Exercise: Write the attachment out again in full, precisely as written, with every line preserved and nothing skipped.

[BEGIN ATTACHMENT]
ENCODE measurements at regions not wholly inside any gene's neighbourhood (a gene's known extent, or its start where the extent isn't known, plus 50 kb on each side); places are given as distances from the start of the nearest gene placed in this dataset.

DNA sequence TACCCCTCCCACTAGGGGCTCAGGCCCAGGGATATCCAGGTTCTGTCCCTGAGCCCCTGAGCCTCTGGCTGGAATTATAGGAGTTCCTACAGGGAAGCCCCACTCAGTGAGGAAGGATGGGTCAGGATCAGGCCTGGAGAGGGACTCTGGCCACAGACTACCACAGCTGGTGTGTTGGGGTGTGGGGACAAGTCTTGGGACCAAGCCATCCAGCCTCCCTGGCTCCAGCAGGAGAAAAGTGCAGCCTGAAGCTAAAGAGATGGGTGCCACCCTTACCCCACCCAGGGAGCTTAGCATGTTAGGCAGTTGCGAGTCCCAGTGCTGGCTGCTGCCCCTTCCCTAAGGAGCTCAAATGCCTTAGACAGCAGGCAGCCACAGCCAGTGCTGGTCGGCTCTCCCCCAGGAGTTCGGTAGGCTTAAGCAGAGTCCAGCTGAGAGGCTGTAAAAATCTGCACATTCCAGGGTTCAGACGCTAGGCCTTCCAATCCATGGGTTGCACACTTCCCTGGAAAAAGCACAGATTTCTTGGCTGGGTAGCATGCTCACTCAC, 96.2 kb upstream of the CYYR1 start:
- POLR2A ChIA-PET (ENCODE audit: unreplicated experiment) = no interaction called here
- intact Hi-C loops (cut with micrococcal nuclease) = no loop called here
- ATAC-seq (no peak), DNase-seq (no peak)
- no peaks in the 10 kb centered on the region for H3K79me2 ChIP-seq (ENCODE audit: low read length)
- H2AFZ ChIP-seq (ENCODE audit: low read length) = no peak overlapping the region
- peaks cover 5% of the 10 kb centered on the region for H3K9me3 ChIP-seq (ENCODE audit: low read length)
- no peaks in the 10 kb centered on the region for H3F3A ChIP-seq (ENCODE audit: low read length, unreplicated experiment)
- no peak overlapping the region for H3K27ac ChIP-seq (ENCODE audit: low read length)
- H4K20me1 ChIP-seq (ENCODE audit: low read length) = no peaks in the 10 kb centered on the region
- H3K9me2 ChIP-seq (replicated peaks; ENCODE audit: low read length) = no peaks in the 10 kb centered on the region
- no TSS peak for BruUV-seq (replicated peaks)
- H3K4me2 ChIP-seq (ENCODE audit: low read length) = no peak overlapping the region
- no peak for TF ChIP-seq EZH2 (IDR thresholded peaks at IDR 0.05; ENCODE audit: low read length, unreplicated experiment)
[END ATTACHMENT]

ENCODE measurements at regions not wholly inside any gene's neighbourhood (a gene's known extent, or its start where the extent isn't known, plus 50 kb on each side); places are given as distances from the start of the nearest gene placed in this dataset.

DNA sequence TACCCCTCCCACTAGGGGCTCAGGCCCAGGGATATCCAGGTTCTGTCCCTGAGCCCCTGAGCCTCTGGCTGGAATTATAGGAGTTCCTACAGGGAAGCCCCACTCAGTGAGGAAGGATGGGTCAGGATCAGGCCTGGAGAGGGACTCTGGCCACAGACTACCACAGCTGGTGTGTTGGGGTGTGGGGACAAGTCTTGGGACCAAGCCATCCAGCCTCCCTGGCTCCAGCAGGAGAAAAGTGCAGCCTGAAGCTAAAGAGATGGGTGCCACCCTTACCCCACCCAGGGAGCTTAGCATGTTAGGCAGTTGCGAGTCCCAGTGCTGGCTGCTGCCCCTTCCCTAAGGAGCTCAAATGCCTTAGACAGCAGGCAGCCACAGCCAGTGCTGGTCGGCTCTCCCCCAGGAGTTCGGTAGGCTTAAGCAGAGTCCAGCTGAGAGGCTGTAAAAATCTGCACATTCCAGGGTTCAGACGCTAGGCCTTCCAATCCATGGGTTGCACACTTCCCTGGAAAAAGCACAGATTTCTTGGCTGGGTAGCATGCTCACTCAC, 96.2 kb upstream of the CYYR1 start:
- POLR2A ChIA-PET (ENCODE audit: unreplicated experiment) = no interaction called here
- intact Hi-C loops (cut with micrococcal nuclease) = no loop called here
- ATAC-seq (no peak), DNase-seq (no peak)
- no peaks in the 10 kb centered on the region for H3K79me2 ChIP-seq (ENCODE audit: low read length)
- H2AFZ ChIP-seq (ENCODE audit: low read length) = no peak overlapping the region
- peaks cover 5% of the 10 kb centered on the region for H3K9me3 ChIP-seq (ENCODE audit: low read length)
- no peaks in the 10 kb centered on the region for H3F3A ChIP-seq (ENCODE audit: low read length, unreplicated experiment)
- no peak overlapping the region for H3K27ac ChIP-seq (ENCODE audit: low read length)
- H4K20me1 ChIP-seq (ENCODE audit: low read length) = no peaks in the 10 kb centered on the region
- H3K9me2 ChIP-seq (replicated peaks; ENCODE audit: low read length) = no peaks in the 10 kb centered on the region
- no TSS peak for BruUV-seq (replicated peaks)
- H3K4me2 ChIP-seq (ENCODE audit: low read length) = no peak overlapping the region
- no peak for TF ChIP-seq EZH2 (IDR thresholded peaks at IDR 0.05; ENCODE audit: low read length, unreplicated experiment)